The Browns anticipated Watson would be suspended for at least a part of the 2022 season and structured his contract accordingly, loading most of his $46 million compensation for this year into a signing bonus. He will lose only a portion of his approximately $1 million base salary.
A rising star in the N.F.L., Watson, 26, was the most high-profile quarterback to be investigated for sexual misconduct since the Pittsburgh Steelers’ Ben Roethlisberger was suspended for six games in 2010 after being accused of sexual assault by a 20-year-old college student after an encounter in a Georgia bar. His penalty was later reduced to four games. Like Watson, Roethlisberger was not charged with a crime.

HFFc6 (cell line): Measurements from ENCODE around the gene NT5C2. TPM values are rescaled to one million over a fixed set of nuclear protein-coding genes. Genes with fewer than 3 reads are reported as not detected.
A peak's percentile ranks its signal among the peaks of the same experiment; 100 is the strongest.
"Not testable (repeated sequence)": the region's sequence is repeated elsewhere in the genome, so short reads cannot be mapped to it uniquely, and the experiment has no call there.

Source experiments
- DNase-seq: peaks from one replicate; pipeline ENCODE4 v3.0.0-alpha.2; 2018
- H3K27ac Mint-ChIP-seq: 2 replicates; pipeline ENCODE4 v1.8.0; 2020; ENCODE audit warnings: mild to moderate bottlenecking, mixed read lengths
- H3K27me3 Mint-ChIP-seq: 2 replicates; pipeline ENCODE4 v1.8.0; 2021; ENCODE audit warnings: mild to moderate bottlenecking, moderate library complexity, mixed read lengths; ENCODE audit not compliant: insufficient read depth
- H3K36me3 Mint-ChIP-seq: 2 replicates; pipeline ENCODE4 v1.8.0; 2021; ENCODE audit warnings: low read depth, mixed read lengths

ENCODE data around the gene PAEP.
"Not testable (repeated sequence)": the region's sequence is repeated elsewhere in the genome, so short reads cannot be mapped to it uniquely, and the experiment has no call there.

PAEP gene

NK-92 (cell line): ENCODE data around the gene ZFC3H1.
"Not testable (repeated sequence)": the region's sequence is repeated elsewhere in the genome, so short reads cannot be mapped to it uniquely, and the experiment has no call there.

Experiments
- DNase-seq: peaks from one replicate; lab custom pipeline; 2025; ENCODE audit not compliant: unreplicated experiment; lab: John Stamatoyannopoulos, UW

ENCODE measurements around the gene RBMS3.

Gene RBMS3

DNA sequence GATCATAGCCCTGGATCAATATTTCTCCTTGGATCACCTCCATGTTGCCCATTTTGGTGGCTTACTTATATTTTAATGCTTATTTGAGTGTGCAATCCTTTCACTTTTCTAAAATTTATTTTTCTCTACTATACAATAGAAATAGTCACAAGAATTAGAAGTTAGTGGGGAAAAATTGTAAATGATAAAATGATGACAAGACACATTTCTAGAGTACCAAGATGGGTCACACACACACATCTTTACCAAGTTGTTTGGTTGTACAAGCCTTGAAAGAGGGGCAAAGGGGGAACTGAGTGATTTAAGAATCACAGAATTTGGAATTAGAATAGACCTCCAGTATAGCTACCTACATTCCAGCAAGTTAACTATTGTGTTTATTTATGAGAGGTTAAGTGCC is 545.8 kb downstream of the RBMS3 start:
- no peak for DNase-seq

Watson has reached settlements with all but one of the 24 women who filed civil lawsuits against him. Twenty suits were settled in June, and on the eve of Robinson’s issuing her ruling, Watson reached agreements with three more women, including Ashley Solis, the licensed massage therapist who filed the first claim against Watson in March 2021, according to Buzbee.
The league and Watson’s representatives could not negotiate a mutually agreed upon discipline, putting the case in Robinson’s hands. She oversaw a three-day hearing in late June, during which the N.F.L. recommended that Watson be suspended indefinitely and required to wait at least a full season to reapply, while the union and Watson’s representatives argued against a lengthy ban. The personal conduct policy purports to hold people representing the league to a “higher standard,” regardless of how cases are adjudicated elsewhere.